By Lee Burnett, Submissions Editor
The Sanford Water District is seeking state grants to beef up filtration systems in the wake of the discovery of so-called “forever chemicals” in one of its six wells.
On September 21, the district immediately shut down pumping from the so-called COBB-2 well off River Street when testing detected higher than allowable limits of perfluoroalkyl and polyfluoroalkyl substances (PFAS). Two other wells tested within allowable limits. Three other wells failed to show even trace amounts when tested in 2022.
According to Water District Superintendent David Parent, overall water supply remains ample despite the loss of COBB-2, which supplied about 10 percent of the city’s water. “We absolutely have enough, but managing the water supply will become a little more challenging during large firefighting efforts and periodic flushing protocols,” said Parent.
The district is dealing with an insidious class of contaminants that have accumulated in the environment since they were introduced in manufacturing processes in the 1940s. Thousands of PFAS compounds are used in countless consumer products such as nonstick cookware, clothing, fast food packaging, carpeting, personal care and cosmetic products, and firefighting foams. The compounds are blamed in a range of sicknesses and malfunctions, although health effects are still being studied. Public health officials are alarmed because of their persistence in the environment. Allowable limits in drinking water are being ratcheted down. Maine is ahead of other states in addressing the problem. Municipal sludge spreading has stopped and some farms have closed.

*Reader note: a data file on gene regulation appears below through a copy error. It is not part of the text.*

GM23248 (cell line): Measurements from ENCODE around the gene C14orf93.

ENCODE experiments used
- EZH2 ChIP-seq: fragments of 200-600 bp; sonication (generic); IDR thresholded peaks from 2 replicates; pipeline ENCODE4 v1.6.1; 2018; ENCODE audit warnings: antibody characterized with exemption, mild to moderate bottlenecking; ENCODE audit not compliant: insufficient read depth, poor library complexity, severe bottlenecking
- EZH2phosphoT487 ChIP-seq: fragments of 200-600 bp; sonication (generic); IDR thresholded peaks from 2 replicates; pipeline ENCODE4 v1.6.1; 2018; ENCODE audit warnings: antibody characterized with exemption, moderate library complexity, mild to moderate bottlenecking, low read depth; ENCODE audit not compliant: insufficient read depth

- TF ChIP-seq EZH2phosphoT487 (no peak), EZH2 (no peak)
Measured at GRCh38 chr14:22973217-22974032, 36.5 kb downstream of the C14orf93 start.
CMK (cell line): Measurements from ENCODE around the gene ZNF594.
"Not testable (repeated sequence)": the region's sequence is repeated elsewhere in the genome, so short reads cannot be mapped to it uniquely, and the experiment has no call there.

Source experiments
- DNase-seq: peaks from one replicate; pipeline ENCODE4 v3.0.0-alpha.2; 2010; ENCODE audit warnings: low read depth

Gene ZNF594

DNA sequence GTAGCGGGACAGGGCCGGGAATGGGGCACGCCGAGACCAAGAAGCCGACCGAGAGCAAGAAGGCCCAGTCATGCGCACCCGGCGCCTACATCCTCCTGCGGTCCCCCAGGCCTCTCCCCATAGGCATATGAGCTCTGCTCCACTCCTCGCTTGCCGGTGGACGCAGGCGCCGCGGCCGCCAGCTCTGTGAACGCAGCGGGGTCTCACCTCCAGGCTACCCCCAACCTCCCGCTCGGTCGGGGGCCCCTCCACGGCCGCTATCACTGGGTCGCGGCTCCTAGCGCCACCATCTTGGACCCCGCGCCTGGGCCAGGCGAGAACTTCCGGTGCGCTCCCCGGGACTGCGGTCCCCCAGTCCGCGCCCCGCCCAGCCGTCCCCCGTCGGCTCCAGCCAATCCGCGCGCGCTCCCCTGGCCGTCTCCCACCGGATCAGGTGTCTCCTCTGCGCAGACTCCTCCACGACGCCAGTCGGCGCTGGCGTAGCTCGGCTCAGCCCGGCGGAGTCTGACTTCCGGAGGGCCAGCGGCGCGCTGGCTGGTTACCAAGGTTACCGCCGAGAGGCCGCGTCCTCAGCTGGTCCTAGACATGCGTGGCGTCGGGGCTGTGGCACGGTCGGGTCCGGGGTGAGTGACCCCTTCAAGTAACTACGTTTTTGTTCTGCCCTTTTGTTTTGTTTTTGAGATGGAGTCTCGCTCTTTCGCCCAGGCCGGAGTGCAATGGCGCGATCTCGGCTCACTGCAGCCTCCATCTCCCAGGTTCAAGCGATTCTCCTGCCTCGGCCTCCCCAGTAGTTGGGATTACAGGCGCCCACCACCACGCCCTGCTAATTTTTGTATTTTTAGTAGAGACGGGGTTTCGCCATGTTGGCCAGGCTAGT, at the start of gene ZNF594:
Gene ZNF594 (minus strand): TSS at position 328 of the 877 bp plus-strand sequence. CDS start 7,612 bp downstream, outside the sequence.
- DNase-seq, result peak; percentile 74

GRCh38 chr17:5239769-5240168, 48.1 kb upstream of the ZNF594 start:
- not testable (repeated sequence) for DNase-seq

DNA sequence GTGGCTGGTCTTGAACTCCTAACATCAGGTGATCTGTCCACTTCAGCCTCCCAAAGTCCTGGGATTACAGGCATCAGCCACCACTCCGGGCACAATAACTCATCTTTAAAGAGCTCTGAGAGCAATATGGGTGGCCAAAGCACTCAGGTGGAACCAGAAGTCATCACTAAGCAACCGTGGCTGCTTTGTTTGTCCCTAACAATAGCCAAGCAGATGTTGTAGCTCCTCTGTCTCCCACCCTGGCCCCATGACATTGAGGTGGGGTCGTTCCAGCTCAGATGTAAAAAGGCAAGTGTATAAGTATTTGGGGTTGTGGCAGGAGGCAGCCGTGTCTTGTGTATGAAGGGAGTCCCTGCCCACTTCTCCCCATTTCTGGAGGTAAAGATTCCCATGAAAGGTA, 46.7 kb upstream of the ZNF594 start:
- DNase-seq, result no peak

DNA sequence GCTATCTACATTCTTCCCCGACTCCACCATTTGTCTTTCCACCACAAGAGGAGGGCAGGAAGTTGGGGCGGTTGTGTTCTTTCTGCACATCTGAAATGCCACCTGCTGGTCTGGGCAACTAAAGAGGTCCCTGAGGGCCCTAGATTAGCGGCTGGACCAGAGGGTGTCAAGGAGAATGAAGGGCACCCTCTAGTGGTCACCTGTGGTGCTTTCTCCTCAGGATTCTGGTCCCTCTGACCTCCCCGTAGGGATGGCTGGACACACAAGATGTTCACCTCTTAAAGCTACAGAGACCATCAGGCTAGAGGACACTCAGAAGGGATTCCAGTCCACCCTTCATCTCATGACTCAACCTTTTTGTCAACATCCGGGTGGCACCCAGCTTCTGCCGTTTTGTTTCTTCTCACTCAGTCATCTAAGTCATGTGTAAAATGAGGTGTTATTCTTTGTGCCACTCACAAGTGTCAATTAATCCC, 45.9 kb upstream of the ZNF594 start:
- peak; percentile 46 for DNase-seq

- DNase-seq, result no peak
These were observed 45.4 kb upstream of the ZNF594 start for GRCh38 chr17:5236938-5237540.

The Sanford Water District is seeking a series of grants to address not just COBB-2, but three other wells that may soon start to flunk tests. Initially, the district will seek two grants of $200,000 to plan and design a system to treat two wells at once. Then, the district will be eligible to apply for up to $4 million to construct the system, which may cost upwards of $5 million. The emerging remedy for PFAS is installation of “resin bed filters” at pump stations, which scrub PFAS from drinking water without being clogged by other compounds. Parent described the technology as superior to activated charcoal. “I have a fairly high degree of confidence that what we are proposing will work,” said Parent.
Eventually, the cost of extra treatment “will most certainly have a rate impact,” although Parent said he has no idea how significant the hike may be. The Maine Drinking Water Program makes grants and loans available on a competitive basis. “Sanford’s relatively low water rates and rising median incomes may work against its pitch for state aid,” he said. “The district’s strategy is to buffer the rate impact by phasing improvements over time.”